* * * *
The captain finished off a medium-rare t-bone steak, dripping in a tangy barbecue sauce. “There are some advantages to being savior of the universe,” he told Miranda who was reading over reports from the terminal next to the bed in Shepard’s cabin.
“And you have no idea how much that cost,” Miranda said, looking up with a smile.
Shepard stood up and made his way over to sit down next to Miranda. She looked over at him.
“What?” she asked.
“This,” he answered, leaning in and kissing her. He savored the kiss more than he had the steak.
“Mmmm, barbecue,” Miranda said after Shepard leaned back. Shepard looked at his beautiful woman and they both laughed.
“I can’t remember the last time I just took a spare second for myself to enjoy the simple pleasures,” the captain contemplated out loud.
“What, you don’t remember last night?” his lover asked with feigned shock.
“Ha! There was nothing simple about those pleasures, those positions, last night, Ms. Lawson,” he replied with his attempt at a seductive look meant to ask for more of the previous evening’s activities.
“Shepard, put that face away before you embarrass yourself . . . again,” she laughed, smacking his shoulder playfully. “Besides,” she continued, moving over to climb on top of him, while beginning to unzip her top,”it’s not like you need it.”
“Is that right?”
“Mm hmm,” she reassured him as her shirt fell to the floor, soon after by the rest of her clothes. Shepard’s own garments quickly joined hers and he pulled Miranda down with him, lying down on his large bed. He felt the warmth of her naked body on his and wrapped his arms around her. He slid his fingers through the strands of her hair, pulled her face to his and kissed her again. She responded by running a hand down Shepard’s side, across his lower stomach, and then below.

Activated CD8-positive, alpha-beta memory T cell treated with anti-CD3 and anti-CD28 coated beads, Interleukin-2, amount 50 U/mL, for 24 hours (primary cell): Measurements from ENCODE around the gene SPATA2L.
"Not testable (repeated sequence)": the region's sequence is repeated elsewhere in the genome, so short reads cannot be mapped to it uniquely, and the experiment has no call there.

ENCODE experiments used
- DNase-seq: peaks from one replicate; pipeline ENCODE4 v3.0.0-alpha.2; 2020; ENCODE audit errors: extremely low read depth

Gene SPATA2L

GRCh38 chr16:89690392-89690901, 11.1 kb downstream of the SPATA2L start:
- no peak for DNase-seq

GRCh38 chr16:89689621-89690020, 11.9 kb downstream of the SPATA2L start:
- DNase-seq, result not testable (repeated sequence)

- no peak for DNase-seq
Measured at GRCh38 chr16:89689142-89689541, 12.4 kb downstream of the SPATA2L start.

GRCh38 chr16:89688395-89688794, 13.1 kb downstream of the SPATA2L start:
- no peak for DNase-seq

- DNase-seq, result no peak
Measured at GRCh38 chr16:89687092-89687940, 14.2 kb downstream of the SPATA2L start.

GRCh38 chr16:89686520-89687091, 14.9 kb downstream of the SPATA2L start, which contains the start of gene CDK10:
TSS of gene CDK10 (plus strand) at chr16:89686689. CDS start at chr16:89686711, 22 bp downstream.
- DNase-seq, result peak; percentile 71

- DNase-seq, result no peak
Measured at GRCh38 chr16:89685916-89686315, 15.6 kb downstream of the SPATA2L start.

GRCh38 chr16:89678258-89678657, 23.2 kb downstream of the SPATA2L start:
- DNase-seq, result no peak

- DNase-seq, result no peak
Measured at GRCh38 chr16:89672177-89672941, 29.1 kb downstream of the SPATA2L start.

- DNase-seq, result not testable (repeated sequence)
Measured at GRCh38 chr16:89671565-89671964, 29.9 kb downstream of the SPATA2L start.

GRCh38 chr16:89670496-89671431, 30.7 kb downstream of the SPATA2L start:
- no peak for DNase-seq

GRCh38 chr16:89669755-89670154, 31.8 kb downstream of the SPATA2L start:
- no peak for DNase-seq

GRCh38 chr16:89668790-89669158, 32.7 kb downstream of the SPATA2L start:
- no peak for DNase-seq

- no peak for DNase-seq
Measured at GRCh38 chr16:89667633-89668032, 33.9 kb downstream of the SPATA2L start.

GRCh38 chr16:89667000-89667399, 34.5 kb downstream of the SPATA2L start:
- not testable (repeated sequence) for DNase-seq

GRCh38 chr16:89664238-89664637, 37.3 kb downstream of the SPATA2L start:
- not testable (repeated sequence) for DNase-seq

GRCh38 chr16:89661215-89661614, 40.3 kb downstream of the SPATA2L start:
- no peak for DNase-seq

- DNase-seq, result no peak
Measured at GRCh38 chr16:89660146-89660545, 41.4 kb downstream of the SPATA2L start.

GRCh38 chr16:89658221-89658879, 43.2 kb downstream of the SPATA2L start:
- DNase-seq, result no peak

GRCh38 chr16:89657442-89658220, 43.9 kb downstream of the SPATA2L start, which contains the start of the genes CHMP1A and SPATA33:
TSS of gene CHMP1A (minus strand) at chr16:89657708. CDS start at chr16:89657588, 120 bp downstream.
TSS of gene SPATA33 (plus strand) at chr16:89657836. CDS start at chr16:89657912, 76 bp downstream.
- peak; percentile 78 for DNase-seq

“Well, aren’t we a little excited?” she said with a knowing smile.
“More excited than last night, and the term little didn’t come up then,” he said.
Miranda shook her head, smiling, and then shifted their bodies to let Shepard inside her. She moaned lightly with the pure sensation taking hold of her. She closed her eyes and whispered,”I love you, Shepard.”
“I love you, Miranda,” Shepard confirmed with a steady look into his lover’s eyes.
“I know,” she said, enjoying the truth behind both of their words. She pushed herself down on Shepard quickly, forcing an uncontrolled sharp breath from him and then said,”I expect to be sore tomorrow, Captain.”
“Yes, ma’am, Ms. Lawson,” Shepard obeyed, meeting her force with an equal and opposing one.
* * * *
Hours later, Tinman stopped Shepard in the CIC. “Shepard, the Normandy’s repairs require more materials to continue. We can process the wreckage of the yahg ships to fill this need. We ask for your help in procuring the metals since many of our available ships in this system are not designed to carry large amounts of supplies.”
A well rested and very relaxed Captain Shepard nodded. “Not a problem, Tinman. I’ll just have one of our Alliance transports scout out the crash sites for useful materials. Feel free to help with that or you can continue on the repairs here . . . unless there is something you’d rather be working on altogether.”
“Thank you, Shepard. I will work on the repairs. As for our- my preference, this is still an organic trait I have not fully developed. The geth collective nature, prior to Legion’s freeing us, is still a key component of our decision processes. I am aware of so-called preferences only arising around that which benefits all geth and our allies. Personal preferences . . . may develop after more time in my new, more isolated, existence.”
“Fair enough. Just let me know when repairs are complete. And take whatever breaks you and your people need. You’ve been kicking ass for days all across the fleets. We don’t expect you to slave away for us. If you need anything, you let me know.”
“Acknowledged, Shepard,” the prime said. The geth member of the Normandy turned, crouched, and shuffled into the elevator, taking it back down to do repairs in engineering. That suggestion had been made from a quick contact with Javik, earlier, via Garrus. “The message,” the turian had informed Shepard,”was: ‘turian, tell the Captain the machines are to make repairs of none of my quarters and only on that level when I am not present. I am not present, now.”
Shepard left the CIC and met Ashley at the Normandy’s exit off the side of the bridge.
“Ready to go read some Prothean lit?” he asked.